This timeline is a work in progress, interviews with community stakeholders and extensive research is being undertaken by volunteers. Marcus Garvey Memorial Park has a history of culturally significant events and community led advocacy that deserves exploring. Everyone is encouraged to share their memories and photos with us, contact Marcus Garvey Park Alliance President, Connie Lee
The park was opened December 1st, 1840 as Mt. Morris Park by the 64th Mayor of New York City, Robert H. Morris.
In the early 70’s “Community Thing” and other advocacy groups suggested renaming the park for Marcus Garvey, a publisher, journalist, entrepreneur and founder of the Universal Negro Improvement Association and African Communities League. City Council voted to rename the park in 1973. Frederick Samuel was the District 09 Council Member at the time.
November 22, 1935, Mt. Morris Park (now Marcus Garvey Memorial Park) Fire Watchtower Alarm Bell, View North. NYC Parks Photo Archives
Photos taken on the East side of the park in 1936 show Madison Avenue, with brownstones and a church. Only the white building north of the park is still standing. NYC Parks Photo Archives
August 03, 1936, Mt. Morris Park (now Marcus Garvey Memorial Park) View from Northwest corner. NYC Parks Photo Archives
Left Photo: March 03, 1937 Playground at 120th Street and Madison Avenue, the WPA period construction of what is now known as the Acropolis is visible in the background. Right Photo: November 23, 1937 Air view, McLaughlin Air Service, Mt. Morris Park (now Marcus Garvey Park) NYC Parks Photo Archives.
Photos taken in 1939 show the homes along Mt. Morris Park West, AKA Fifth Avenue in the background, although at the time the street may have had a different name. Clockwise from top right, the small building at the center served as a recreation center for children and young people, Mt. Morris Ascension Presbyterian church is in the background at West 122nd Street. Bottom right, the stone walls and steps of the lowest level terrace of what is now known as the Acropolis, the brownstones in the background were once known as the ruins and have been completely rebuilt. Left, looking Northwest the photo was likely taken from the top level terrace of the Acropolis. NYC Parks Photo Archives
March 29, 1963 Looking North up Fifth Avenue towards the Fire Watchtower. The photo was taken to show the proposed site for the Lincoln head monument which never materialized. NYC Parks Photo Archives.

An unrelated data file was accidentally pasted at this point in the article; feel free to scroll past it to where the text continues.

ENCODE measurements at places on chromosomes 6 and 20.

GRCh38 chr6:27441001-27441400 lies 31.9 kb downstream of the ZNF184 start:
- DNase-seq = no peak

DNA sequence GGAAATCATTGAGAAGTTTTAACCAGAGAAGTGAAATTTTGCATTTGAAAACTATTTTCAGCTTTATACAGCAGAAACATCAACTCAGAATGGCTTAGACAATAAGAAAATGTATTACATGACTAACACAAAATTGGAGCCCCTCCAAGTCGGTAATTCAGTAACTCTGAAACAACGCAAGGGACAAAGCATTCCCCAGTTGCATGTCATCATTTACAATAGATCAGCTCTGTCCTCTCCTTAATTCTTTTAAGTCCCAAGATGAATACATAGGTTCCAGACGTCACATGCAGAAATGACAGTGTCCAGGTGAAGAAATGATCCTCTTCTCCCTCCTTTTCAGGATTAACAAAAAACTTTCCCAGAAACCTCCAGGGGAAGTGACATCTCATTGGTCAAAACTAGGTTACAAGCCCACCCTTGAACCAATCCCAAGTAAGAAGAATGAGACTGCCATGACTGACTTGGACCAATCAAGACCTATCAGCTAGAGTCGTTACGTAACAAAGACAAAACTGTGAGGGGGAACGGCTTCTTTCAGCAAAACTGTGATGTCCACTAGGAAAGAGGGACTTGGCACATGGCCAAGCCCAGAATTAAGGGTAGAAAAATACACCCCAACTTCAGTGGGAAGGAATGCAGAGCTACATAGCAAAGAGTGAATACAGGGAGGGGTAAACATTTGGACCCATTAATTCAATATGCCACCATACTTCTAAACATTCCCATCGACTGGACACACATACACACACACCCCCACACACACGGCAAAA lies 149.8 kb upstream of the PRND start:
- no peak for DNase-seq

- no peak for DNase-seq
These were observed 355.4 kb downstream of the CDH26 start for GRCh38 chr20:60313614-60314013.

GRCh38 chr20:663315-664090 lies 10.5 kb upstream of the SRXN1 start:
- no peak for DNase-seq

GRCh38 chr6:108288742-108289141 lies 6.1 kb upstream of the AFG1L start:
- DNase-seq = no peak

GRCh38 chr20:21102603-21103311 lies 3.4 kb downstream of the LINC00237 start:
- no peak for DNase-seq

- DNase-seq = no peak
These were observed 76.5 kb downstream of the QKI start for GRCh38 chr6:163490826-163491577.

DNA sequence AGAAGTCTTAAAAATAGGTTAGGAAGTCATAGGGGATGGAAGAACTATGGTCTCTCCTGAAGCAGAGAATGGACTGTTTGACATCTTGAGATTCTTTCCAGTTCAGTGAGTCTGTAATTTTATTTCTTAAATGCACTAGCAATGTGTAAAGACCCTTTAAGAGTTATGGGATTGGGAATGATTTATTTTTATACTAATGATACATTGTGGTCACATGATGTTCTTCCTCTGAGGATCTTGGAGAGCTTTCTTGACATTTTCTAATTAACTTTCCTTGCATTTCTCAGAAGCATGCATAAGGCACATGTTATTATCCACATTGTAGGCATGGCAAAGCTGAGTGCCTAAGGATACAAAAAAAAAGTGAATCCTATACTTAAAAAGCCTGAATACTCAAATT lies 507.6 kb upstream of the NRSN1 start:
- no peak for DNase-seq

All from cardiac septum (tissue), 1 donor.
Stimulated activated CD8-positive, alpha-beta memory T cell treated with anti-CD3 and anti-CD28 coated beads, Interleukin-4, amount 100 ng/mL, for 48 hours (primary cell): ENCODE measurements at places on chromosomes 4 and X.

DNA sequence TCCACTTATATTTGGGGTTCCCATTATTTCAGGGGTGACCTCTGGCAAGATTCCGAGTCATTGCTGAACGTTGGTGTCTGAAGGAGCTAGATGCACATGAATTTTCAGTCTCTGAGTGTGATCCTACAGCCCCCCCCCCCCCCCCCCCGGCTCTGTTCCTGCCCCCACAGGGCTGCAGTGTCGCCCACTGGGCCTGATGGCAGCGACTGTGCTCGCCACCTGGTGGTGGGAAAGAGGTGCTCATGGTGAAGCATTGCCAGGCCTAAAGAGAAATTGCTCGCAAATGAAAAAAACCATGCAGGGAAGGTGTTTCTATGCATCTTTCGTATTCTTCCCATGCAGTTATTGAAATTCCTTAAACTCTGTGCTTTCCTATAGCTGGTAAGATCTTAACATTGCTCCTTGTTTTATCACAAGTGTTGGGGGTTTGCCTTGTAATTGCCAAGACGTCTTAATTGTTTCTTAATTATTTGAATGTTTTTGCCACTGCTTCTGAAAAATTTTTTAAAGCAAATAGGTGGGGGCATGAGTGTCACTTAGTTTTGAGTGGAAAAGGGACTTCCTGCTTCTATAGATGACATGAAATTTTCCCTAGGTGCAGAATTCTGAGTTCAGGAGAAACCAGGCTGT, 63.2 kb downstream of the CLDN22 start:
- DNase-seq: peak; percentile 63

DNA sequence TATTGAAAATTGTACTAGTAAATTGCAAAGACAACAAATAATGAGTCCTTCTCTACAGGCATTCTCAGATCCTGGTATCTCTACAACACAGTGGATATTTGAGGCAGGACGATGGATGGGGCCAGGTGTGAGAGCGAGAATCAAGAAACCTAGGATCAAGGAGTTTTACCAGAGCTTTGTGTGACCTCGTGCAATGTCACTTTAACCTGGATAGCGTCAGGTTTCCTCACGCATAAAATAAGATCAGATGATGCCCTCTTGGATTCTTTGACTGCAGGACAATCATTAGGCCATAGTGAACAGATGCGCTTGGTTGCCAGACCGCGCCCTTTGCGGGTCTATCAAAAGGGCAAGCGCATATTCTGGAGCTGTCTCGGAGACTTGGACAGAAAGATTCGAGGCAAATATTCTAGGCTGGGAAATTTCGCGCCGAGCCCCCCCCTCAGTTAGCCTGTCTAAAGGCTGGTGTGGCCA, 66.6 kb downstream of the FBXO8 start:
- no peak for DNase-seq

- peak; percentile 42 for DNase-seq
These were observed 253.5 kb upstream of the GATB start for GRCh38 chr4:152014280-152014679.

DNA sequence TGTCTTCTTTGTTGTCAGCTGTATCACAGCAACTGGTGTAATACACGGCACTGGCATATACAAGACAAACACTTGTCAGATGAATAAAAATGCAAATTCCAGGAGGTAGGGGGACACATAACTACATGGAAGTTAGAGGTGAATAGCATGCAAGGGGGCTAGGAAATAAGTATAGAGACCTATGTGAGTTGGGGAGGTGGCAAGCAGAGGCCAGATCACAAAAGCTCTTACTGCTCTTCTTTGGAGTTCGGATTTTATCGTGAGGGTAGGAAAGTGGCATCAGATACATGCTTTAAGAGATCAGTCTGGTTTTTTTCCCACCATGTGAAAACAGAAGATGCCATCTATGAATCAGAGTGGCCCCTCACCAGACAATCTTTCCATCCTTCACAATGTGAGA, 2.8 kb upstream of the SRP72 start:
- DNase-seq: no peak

July 23, 1966 Ruckers League Basketball Game. NYC Parks Photo Archives
March 16, 1967 Mayor John Lindsay and Parks Commissioner August Heckscher arrive by helicopter landing on the top terrace of the Acropolis for a ceremony announcing the Mt. Morris Park Amphitheater and Recreation Center. The amphitheater was completed in 1969.
1968 The Last Poets: the hip hop forefathers were formed in Marcus Garvey Park. Founding members Abiodun Oyewole, Jamal Mansur Nuriddin and Umar Bin Hasan. Photo Michael Ochs Archives
2018 The Last Poets today: Abiodun Oyewole, Umar Bin Hasan and Baba Donn Babatunde.
1968 Harlem Cultural Festival, NYC Parks Photo Archives. The festival evolved into a series of 6 Sunday afternoon concerts that became known as the Black Woodstock in 1969. Performers included The Fifth Dimension, Sly and the Family Stone, Stevie Wonder, The Staples Singers, Nina Simone, and B.B. King.
1969 Black Woodstock performers Mahalia Jackson and Sly Stone. Images Hal Tulchin/Joe Lauro
In the late 1960’s Hilda Stokely founded the Friends of Mt. Morris Park, giving a voice to community residents in the planning for the amphitheater and Pool House. Stokely served as female district leader for East Harlem’s 68th Assembly District.
Stokely and other community advocates met with Courtney Callender the first African American Deputy Commissioner of Cultural Affairs and Doris Freedman, the first Director of Cultural Affairs in New York City, to create a vision for the Richard Rodgers Amphitheater. Doris Freedman is best known for her advocacy for Public Art in New York City, I suspect she would approve of the work that the Marcus Garvey Park Alliance does today through the Public Art Initiative.
Stokely continued to advocate for the park throughout the 1970’s. Helen Bowman, Doris Hayward, Margret Beckford, Beraneece Sims, Dorothy Gordon are some of the names that came up in meeting minutes saved by Mrs. Stokely and still in the possession of her daughter Madlyn Stokely. Those meeting notes also mention the names of community organizations who were advocating for park improvements including , Community Thing, Mount Morris Park Organizing Committee, and Mount Morris Park Rehabilitation Committee.
July 14, 1971 Pool House Ribbon Cutting Ceremony, Hilda Stokely’s daughter Madlyn still has a piece of the ribbon.
Ms Stokely’s mid 20th century advocacy was a blue print for other advocates to follow. Photo courtesy Madlyn Stokely, Photographer unknown.